Michael Philips


No Hands Restaurant, Hanoi - Poem by Michael Philips

You were not fishing for hookers, more like killing
minutes in the time capsule, chatting with the hotel
manager, tilting in towards you as if cargo had shifted,
his European head and fat hands and eyes that drooped
to the lobby floor, novocain eyebrows cemented to his
forehead like a novelty gag, never to be raised

because nothing was a surprise anymore. Instead, his
mouth formed a smirk as slight as they come, and he
mentioned the No Hands Restaurant, first asking if
you’d heard of it. A whiff of illicit sex pistons through
your veins. You said no, but became that eleven year
old boy standing at the teacher’s side as she red-
penciled your composition and you gazed at those legs
under her desk, and you inhaled the pungent smell of
adventure, while her lips formed a stream of consonants
and vowels, and her voice could not escape the gravity
of Pluto.

The hotel manager whispered the women at the No
Hands Restaurant feed their guest, place food in his
mouth while his hands are free to go elsewhere. You
imagined elsewhere and you imagined strangers feeding
you, operating on your face with chopsticks and
napkins. Had anyone fed you since you were little? Not
just a pre-meal taste from the pan, but actually
monitored your chewing and swallowing like a mother
robin, ready with the next bite?

Certainly not while you were caressing two Asian
beauties you didn’t know and did not want to know
their life story and their kids with sores and animal
pangs and condensate of filth on cement walls, sitting
amid the stench of car fumes, cigarettes, and pho,
waiting for their mothers to return from work.

You wanted only to caress them and feel the finest
embroidered silk of their hair fall like velour love notes
on your bare chest. No, you did want to know them but
you wanted to know them from your erotic Asian comic
book. You wanted them to love feeding you and adore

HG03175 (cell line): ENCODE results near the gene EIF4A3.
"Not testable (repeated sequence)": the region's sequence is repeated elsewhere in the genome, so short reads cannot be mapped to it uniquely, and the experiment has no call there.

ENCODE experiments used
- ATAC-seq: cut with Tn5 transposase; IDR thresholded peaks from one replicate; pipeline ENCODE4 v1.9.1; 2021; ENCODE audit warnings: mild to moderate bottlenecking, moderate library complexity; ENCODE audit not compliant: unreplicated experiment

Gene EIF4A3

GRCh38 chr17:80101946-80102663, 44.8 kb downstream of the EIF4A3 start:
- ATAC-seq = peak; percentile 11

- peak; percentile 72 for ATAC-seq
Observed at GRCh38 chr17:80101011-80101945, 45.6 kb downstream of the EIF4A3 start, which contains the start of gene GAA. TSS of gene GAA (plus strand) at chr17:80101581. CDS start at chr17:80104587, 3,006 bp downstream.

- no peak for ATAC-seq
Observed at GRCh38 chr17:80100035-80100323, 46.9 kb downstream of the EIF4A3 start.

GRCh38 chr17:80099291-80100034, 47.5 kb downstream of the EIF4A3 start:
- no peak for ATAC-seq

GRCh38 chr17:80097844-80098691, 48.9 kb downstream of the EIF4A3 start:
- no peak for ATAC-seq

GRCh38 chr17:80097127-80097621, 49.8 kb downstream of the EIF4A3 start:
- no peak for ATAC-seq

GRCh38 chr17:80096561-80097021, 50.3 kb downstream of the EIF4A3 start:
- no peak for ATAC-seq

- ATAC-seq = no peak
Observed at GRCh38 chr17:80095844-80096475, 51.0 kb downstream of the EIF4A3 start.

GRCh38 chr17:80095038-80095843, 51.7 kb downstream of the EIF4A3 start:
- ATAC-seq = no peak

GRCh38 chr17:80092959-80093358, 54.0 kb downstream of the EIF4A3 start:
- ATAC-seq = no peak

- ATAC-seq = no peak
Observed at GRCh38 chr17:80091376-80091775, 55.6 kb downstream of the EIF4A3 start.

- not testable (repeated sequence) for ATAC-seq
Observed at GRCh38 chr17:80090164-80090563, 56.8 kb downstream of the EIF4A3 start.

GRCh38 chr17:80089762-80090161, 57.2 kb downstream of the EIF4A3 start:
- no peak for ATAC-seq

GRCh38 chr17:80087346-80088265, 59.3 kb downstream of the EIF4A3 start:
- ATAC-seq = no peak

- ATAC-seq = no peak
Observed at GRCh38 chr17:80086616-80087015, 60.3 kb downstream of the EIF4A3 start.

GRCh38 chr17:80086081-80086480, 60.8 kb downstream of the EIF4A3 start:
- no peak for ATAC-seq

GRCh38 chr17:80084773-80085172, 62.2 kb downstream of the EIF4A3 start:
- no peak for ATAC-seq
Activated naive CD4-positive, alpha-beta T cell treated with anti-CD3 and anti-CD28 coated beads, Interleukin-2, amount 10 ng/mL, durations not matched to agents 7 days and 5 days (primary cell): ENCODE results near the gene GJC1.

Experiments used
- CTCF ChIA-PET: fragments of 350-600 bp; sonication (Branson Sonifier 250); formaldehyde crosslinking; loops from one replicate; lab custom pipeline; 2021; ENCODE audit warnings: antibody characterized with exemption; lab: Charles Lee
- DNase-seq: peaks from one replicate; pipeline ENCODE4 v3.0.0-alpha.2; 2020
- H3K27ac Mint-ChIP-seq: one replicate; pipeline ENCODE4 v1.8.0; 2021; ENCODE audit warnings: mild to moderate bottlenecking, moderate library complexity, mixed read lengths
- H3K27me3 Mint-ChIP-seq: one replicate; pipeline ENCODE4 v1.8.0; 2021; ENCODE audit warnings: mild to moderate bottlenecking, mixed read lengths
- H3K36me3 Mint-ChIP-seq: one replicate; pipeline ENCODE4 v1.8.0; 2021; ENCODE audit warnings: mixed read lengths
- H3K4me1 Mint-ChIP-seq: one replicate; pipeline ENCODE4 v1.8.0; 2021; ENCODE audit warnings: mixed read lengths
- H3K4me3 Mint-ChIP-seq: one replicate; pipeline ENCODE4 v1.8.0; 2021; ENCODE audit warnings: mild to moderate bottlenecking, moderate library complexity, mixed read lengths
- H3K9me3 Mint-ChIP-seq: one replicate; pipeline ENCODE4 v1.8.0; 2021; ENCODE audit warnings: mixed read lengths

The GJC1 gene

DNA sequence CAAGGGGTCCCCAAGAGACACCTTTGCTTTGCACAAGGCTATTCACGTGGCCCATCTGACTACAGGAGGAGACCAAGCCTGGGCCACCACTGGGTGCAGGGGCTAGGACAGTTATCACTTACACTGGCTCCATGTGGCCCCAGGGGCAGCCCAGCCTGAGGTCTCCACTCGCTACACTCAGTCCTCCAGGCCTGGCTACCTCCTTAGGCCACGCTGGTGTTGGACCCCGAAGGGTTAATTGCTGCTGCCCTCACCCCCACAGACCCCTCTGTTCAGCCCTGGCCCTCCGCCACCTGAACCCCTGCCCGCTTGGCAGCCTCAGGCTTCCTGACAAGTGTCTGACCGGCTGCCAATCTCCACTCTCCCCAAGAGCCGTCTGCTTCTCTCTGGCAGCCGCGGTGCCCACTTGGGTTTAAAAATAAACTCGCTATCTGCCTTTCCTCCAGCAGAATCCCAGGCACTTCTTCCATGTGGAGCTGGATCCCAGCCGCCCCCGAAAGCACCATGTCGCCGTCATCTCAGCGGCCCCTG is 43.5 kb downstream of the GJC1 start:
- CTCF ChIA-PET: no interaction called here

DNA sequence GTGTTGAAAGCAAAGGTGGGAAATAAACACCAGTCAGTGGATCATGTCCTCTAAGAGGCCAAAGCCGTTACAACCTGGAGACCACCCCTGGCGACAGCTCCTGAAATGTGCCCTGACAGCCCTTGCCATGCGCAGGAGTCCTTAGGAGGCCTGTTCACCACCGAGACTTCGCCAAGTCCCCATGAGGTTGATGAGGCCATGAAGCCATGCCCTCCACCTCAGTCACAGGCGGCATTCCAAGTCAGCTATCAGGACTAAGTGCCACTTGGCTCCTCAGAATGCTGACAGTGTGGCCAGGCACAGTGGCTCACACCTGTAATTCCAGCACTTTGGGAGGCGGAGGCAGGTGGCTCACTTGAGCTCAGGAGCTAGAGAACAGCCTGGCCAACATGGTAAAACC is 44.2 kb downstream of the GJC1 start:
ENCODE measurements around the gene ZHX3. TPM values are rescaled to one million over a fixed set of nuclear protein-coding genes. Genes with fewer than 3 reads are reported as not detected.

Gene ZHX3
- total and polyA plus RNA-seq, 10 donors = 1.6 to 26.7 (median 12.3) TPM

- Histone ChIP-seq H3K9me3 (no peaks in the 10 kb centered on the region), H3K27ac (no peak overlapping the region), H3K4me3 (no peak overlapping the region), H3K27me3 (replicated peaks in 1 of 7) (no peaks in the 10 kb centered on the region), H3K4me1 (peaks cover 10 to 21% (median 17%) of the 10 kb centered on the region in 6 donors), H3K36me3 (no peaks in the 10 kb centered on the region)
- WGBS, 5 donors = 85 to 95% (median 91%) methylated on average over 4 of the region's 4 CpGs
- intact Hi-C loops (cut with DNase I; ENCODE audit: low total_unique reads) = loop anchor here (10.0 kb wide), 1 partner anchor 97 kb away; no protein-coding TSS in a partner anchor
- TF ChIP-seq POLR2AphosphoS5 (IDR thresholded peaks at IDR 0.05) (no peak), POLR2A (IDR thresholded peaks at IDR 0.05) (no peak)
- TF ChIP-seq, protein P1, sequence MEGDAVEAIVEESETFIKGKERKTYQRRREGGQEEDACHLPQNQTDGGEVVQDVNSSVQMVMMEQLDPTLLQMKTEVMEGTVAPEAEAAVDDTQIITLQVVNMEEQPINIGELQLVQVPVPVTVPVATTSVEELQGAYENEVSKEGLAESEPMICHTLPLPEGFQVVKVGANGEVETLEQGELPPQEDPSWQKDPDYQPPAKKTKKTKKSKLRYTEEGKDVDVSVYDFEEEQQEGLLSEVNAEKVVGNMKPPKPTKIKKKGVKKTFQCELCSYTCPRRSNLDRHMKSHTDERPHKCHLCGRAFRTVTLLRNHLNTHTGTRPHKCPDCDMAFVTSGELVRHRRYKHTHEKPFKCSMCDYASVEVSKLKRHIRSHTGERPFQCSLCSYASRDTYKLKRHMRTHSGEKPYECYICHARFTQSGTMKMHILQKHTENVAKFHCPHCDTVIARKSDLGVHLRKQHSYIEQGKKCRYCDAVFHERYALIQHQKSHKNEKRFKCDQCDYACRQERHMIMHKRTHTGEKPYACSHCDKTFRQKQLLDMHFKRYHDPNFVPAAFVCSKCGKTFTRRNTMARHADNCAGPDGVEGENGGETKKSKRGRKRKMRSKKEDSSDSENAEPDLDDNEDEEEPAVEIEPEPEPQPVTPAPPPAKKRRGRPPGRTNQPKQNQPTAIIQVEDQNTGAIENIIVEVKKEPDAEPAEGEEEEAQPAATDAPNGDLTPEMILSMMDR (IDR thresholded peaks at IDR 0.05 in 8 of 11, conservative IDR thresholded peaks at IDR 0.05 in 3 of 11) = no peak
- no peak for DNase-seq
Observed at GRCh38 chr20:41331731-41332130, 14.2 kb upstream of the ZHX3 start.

your caress, like a gift from heaven, as you unlocked
the secret box under their beds and made the façade of
phony sighs and fake orgasms give way to true desire.
You would be their Moses, leading them from bondage,
and still they would continue to feed you, only now out
of madness, and their hands would arouse the desires
even a savior has.

But abruptly the heavy drapes open to reveal a harsh
white glare rolling through the streets like giant
pinballs, and it becomes impossible to chew and caress
at the same time, because one distracts from the other,
and they start to cancel each other out. You had filled in
two answers on the standardized test - are you hungry
or are you hungry? And it was a standoff and you
wondered why you hadn’t thought of such interference
from the start, and you wondered who the hell would
invent such a place, because

who really wants to eat with no hands? Who wants to
awkwardly fondle breasts and vaginas while they’re
having their face stuffed? And in that moment, all the
mysteries of Asia, all the lotus gardens, all the dragons
and mist-shrouded mountains and demure eyes behind
fans, vanished like roaches surprised by the kitchen
light. In that moment you felt like the guy who uses a
discount coupon and then finds he could have gotten
the same deal without the coupon, and even if he’s had
it with Stanley & Livingston fantasies and wants to
hang up his pith helmet, even if he never actually
ventured beyond caresses, there is still the matter of the